Evalyn Ibarra never expected to be an accused killer and experimental prison test subject. A year ago, she was a normal college student. Now she’s been sentenced to a month in the compass room -an advanced prison obstacle course designed by the government to execute justice.
If she survives, the world will know she’s innocent.
Locked up with nine notorious and potentially psychotic criminals, Evalyn must fight the prison and dismantle her past to stay alive. But the system prized for accuracy appears to be killing at random.
She doesn’t plan on making friends.
She doesn’t plan on falling in love, either.
Sarah Harian’s The Wicked We Have Done is the first novel I’ve read that was labelled New Adult and I wasn’t really sure what to expect from it. I’ve always found the New Adult moniker a little vague and wasn’t sure how to interpret it. Was it YA but with slightly older protagonists and a little more risqué content in both action and language? Was it a novel for adults with YA themes, such as self-discovery and finding your feet when going out into ‘the real world’? The nature and necessity of a New Adult category in publishing has been debated and expounded on in great detail, so I won’t go deeper into that here. Still, Harian’s debut hasn’t really answered my questions in that regard and more importantly, it shouldn’t have to. What it did have to do was entertain me and tell a good story, which it certainly did. Continue reading
Heroes must rise…
The King is dead. His daughter, untested and alone, now wears the Steel Crown. And a vast horde is steadily carving a bloody road south, hell-bent on razing Steelhaven to the ground.
or the city will fall.
Before the city faces the terror that approaches, it must crush the danger already lurking within its walls. But will the cost of victory be as devastating as that of defeat?
Last year I was quite taken with Herald of the Storm, the first book in the Steelhaven trilogy, so I was very much looking forward to this second instalment called The Shattered Crown. I liked the setting, the tone of the first novel, and the fact that there were many different flavours of type of story in the book. On the other hand I had some difficulties with the pacing and some of the characters. I was hoping that Ford would improve on the points I found lacking and keep everything I liked. And he did, mostly. Continue reading
By 21 March, 2014
Posted in fantasy, review
How would you spend your birthday if you knew it would be your last?
Eighteen-year-old Leonard Peacock knows exactly what he’ll do. He’ll say goodbye.
Not to his mum – who he calls Linda because it annoys her – who’s moved out and left him to fend for himself. Nor to his former best friend, whose torments have driven him to consider committing the unthinkable. But to his four friends: a Humphrey-Bogart-obsessed neighbour, a teenage violin virtuoso, a pastor’s daughter and a teacher.
Most of the time, Leonard believes he’s weird and sad but these friends have made him think that maybe he’s not. He wants to thank them, and say goodbye.
When I saw Forgive Me, Leonard Peacock up on Netgalley as a Read Now title, I didn’t hesitate for a moment and downloaded it immediately, as I’d heard nothing but good about the title when it was first published in the US. But while I knew it was a well-received novel, I’d forgotten what it was about exactly, so when I started the book I didn’t really know what to expect. What I got was a darkly funny, painfully honest, and heart-wrenching story about a troubled teen who is more lonely than people realise and less alone than he knows. Continue reading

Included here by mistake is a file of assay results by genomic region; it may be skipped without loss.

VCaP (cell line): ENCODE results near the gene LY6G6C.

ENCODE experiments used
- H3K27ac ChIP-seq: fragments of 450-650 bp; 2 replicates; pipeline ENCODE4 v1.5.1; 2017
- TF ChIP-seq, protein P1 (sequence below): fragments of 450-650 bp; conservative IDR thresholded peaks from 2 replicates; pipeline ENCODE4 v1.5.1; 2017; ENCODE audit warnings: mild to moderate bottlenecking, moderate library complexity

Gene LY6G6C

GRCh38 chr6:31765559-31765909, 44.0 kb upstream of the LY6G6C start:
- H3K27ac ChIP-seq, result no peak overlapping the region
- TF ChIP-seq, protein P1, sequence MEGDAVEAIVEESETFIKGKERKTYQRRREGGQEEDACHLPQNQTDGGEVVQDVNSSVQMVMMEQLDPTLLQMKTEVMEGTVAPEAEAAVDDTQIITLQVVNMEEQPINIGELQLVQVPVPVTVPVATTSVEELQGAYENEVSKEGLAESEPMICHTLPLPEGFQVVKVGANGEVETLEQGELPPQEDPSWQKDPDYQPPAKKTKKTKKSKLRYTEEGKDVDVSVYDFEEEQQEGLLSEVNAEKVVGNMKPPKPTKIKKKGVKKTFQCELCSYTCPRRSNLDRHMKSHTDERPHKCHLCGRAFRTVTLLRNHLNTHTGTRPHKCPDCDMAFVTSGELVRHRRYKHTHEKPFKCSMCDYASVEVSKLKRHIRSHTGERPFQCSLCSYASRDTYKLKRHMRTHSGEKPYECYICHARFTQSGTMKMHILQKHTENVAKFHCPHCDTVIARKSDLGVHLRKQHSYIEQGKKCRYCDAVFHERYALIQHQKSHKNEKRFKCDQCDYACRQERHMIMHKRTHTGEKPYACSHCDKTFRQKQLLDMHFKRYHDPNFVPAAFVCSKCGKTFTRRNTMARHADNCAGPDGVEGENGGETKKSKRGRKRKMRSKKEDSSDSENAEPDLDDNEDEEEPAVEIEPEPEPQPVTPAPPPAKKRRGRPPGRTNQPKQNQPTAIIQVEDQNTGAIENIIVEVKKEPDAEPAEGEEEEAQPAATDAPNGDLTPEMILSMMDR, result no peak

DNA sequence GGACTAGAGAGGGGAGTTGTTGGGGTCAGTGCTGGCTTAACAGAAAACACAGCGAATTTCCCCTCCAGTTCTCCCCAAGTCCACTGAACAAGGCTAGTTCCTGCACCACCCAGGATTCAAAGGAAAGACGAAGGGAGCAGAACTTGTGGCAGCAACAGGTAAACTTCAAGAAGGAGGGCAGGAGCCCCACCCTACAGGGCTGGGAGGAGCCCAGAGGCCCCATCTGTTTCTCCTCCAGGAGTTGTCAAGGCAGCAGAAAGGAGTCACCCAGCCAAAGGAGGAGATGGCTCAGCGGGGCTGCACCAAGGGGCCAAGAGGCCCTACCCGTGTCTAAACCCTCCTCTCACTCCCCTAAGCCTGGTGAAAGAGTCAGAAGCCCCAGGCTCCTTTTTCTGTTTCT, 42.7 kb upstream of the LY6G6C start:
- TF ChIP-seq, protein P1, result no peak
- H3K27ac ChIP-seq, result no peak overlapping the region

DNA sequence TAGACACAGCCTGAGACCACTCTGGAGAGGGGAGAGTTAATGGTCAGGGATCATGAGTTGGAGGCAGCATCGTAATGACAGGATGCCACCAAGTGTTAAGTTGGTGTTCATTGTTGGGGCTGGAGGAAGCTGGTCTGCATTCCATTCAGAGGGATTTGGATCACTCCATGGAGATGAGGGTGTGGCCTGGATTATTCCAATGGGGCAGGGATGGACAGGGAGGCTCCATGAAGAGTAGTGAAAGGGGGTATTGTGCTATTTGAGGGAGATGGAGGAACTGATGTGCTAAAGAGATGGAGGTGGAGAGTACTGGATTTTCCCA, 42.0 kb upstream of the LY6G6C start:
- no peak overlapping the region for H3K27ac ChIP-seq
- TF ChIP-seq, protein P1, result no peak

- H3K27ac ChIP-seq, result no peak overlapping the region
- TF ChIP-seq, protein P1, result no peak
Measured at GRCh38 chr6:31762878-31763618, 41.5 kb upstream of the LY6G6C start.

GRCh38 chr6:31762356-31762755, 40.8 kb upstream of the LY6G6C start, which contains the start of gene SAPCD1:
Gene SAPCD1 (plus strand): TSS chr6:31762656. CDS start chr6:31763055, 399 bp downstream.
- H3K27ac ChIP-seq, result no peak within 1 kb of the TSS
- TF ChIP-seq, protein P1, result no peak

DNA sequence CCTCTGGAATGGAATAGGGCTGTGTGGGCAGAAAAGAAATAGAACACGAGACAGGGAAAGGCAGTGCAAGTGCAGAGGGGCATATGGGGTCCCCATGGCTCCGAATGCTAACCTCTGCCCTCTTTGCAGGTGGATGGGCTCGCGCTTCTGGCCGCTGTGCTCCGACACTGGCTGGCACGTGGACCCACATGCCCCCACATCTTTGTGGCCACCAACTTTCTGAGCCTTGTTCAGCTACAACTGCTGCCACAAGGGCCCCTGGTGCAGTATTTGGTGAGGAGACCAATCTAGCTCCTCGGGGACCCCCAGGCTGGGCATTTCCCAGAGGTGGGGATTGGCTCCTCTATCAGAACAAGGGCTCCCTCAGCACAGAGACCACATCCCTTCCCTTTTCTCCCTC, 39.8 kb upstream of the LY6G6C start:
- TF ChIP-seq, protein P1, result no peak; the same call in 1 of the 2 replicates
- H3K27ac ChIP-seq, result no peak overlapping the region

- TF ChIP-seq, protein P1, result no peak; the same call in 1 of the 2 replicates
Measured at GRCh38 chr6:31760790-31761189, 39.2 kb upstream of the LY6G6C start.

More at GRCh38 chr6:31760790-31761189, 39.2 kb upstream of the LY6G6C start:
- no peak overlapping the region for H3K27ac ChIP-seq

By 10 March, 2014
Posted in contemporary, review, YA
Detective Inspector Marnie Rome. Dependable; fierce; brilliant at her job; a rising star in the ranks. Everyone knows how Marnie fought to come back from the murder of her parents, but very few know what is going on below the surface. Because Marnie has secrets she won’t share with anyone.
But then so does everyone. Certainly those in the women’s shelter Marnie and Detective Sergeant Noah Jake visit on that fateful day. The day when they arrive to interview a resident, only to find one of the women’s husbands, who shouldn’t have been there, lying stabbed on the floor.
As Marnie and Noah investigate the crime further, events begin to spiral and the violence escalates. Everyone is keeping secrets, some for survival and some, they suspect, to disguise who they really are under their skin.
Now, if Marnie is going to find the truth she will have to face her own demons head on. Because the time has come for secrets to be revealed…
I love a good police procedural, especially if its main character is female. That’s why, when Someone Else’s Skin arrived at my house, I was immediately intrigued by the blurb. And the book was every bit as interesting and riveting as promised, but where it surprised me was the fact that this is as much a psychological thriller as it is an exciting police procedural. Sarah Hilary’s début was chilling in some instances, but it was also quite engrossing and I found myself drawn into our characters live and the case at the heart of the book more and more as the pages flew by. Continue reading
By 5 March, 2014
Posted in crime, review
Lily has grown up believing she accidentally killed her mother when she was just four years old. Now at fourteen, she yearns for forgiveness and a mother’s love. Living on a peach farm in South Carolina with her harsh and unyielding father, she has only one friend: Rosaleen, a black servant.